Forced Savings and the Pending Tax Bill
Consideration by Congress, late this year or early next year, of a plan for forced savings more productive of revenue than the Senate Finance Committee's 5 per cent Victory tax—which includes an element of forced savings'—has been foreshadowed by the committee's insertion in the pending tax bill of a provision calling for creation of a joint congressional committee to report by December 1 on new tax proposals, with special attention to compulsory savings. Adoption of a far-reaching plan of compulsory savings, calculated to reduce consumer spending and provide the government with badly needed additional revenue, is advocated as a fair and effective means of combating inflationary pressures.
Tax increases imposed by the new revenue bill, in the form in which it is expected to be reported to the Senate, will not, without an unexpectedly large increase in voluntary purchases of war bonds, close the widening inflationary gap between the volume of buying power in the hands of the public and the supply of civilian goods available for purchase. Nor will the government receive sufficient revenue from these sources to finance the war program without continued resort to the heavy borrowing from commercial banks that is building up a base for inflationary credit expansion.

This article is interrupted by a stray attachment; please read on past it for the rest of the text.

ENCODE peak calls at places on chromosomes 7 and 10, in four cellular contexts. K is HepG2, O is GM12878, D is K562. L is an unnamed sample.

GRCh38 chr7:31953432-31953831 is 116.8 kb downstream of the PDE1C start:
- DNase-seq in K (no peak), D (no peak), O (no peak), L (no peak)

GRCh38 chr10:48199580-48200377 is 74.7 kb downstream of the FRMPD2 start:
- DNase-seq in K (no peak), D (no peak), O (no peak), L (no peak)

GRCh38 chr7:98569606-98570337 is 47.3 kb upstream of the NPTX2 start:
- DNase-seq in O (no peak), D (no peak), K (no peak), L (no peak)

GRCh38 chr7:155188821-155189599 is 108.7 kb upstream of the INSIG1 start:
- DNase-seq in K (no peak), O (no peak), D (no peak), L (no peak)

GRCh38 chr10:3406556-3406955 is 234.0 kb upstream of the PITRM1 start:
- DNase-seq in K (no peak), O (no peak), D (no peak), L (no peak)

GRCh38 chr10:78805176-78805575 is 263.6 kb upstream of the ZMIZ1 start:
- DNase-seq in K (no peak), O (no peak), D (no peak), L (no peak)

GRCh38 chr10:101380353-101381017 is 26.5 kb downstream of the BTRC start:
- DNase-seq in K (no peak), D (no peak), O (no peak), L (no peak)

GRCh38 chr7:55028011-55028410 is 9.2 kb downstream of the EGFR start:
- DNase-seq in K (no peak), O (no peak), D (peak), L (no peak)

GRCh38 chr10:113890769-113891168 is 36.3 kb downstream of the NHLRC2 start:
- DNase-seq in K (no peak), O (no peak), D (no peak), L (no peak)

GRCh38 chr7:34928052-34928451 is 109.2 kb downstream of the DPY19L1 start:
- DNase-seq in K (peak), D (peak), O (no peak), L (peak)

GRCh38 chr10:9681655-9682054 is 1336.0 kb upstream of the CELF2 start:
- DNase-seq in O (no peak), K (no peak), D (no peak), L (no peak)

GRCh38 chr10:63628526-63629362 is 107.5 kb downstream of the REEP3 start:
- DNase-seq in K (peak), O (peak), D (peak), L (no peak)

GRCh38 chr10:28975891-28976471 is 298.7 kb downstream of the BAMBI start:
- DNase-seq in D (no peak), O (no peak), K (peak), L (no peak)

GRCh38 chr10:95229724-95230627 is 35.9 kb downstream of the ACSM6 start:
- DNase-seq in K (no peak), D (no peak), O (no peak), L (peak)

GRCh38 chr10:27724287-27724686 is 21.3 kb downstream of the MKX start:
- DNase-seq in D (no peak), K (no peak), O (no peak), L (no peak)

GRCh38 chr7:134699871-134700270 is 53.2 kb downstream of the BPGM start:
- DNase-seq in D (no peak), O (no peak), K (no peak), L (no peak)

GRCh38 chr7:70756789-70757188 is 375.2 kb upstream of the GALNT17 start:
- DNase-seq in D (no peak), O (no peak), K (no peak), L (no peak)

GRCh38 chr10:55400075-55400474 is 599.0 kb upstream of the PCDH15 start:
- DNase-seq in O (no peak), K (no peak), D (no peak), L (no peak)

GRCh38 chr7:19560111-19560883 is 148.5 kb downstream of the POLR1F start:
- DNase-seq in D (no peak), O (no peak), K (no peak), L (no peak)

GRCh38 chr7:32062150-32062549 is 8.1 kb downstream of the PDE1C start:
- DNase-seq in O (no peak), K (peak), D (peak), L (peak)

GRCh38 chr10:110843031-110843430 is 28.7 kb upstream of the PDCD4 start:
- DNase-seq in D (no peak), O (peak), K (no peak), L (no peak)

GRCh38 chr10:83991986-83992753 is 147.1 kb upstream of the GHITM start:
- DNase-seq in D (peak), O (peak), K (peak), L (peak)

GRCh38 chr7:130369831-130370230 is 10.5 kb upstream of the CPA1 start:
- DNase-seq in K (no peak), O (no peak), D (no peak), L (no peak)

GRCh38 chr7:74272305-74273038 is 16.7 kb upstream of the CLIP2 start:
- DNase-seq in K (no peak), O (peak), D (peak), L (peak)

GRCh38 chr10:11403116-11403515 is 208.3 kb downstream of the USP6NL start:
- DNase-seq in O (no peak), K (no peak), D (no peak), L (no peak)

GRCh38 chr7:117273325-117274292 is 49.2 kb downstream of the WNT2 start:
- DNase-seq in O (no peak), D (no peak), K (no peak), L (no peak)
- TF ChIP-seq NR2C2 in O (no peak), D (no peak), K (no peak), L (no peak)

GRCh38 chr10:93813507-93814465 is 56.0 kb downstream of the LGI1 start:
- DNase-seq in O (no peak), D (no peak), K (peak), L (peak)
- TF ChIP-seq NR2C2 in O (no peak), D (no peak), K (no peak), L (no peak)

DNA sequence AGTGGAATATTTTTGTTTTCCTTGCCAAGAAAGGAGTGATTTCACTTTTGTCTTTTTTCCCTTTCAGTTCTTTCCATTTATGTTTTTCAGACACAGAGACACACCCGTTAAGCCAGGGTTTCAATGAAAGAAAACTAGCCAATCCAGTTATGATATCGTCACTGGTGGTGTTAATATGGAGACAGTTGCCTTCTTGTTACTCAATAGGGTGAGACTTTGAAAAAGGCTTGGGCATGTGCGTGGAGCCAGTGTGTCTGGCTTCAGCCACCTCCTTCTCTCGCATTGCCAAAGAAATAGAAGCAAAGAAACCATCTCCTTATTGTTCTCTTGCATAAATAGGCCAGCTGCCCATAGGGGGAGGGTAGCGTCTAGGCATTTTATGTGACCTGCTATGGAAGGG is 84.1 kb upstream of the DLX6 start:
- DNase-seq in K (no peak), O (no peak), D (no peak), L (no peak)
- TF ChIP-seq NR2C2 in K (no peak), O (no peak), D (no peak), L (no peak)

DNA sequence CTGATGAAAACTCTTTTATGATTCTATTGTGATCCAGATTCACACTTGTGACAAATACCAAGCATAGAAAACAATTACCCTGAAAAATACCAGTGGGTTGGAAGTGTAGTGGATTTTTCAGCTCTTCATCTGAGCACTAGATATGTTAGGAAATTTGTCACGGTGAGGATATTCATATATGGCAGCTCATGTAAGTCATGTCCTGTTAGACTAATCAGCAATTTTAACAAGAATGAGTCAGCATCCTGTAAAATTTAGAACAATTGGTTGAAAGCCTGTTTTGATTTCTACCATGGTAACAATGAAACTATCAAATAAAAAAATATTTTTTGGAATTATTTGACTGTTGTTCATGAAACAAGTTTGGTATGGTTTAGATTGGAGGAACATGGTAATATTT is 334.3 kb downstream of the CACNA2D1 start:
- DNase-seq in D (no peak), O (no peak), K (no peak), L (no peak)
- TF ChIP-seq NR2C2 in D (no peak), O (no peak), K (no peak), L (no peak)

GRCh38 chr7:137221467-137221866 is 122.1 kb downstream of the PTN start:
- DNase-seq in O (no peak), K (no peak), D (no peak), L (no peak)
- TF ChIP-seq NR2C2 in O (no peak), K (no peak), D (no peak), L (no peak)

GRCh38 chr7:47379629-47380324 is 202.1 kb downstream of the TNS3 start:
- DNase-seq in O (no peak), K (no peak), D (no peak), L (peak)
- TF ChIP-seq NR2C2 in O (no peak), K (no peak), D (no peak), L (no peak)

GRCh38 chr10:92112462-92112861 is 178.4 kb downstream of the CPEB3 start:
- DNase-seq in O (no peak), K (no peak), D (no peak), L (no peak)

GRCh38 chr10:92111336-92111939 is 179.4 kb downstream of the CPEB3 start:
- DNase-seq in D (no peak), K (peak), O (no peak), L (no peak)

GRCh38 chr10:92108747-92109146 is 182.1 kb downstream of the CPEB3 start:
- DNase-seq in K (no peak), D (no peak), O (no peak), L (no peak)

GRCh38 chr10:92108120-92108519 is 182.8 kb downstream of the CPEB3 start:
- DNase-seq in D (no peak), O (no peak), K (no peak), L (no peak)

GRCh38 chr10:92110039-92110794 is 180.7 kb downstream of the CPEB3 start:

Secretary of the Treasury Morgenthau declared, September 17, that “there has just got to be more revenue, and we feel emphatically that there will have to be enacted into law some kind of legislation as a deterrent on spending by the public and as an incentive to save.” Chairman George (D., Ga.) of the Senate Finance Committee voiced the belief, two days later, that a compulsory savings program would have to produce between $12 billion and $15 billion annually. Those totals are more than twice the estimated yield of a tax on consumer spending, partially refundable after the war, which the Treasury proposed and the Finance Committee rejected early this month, but which will no doubt come up for renewed consideration.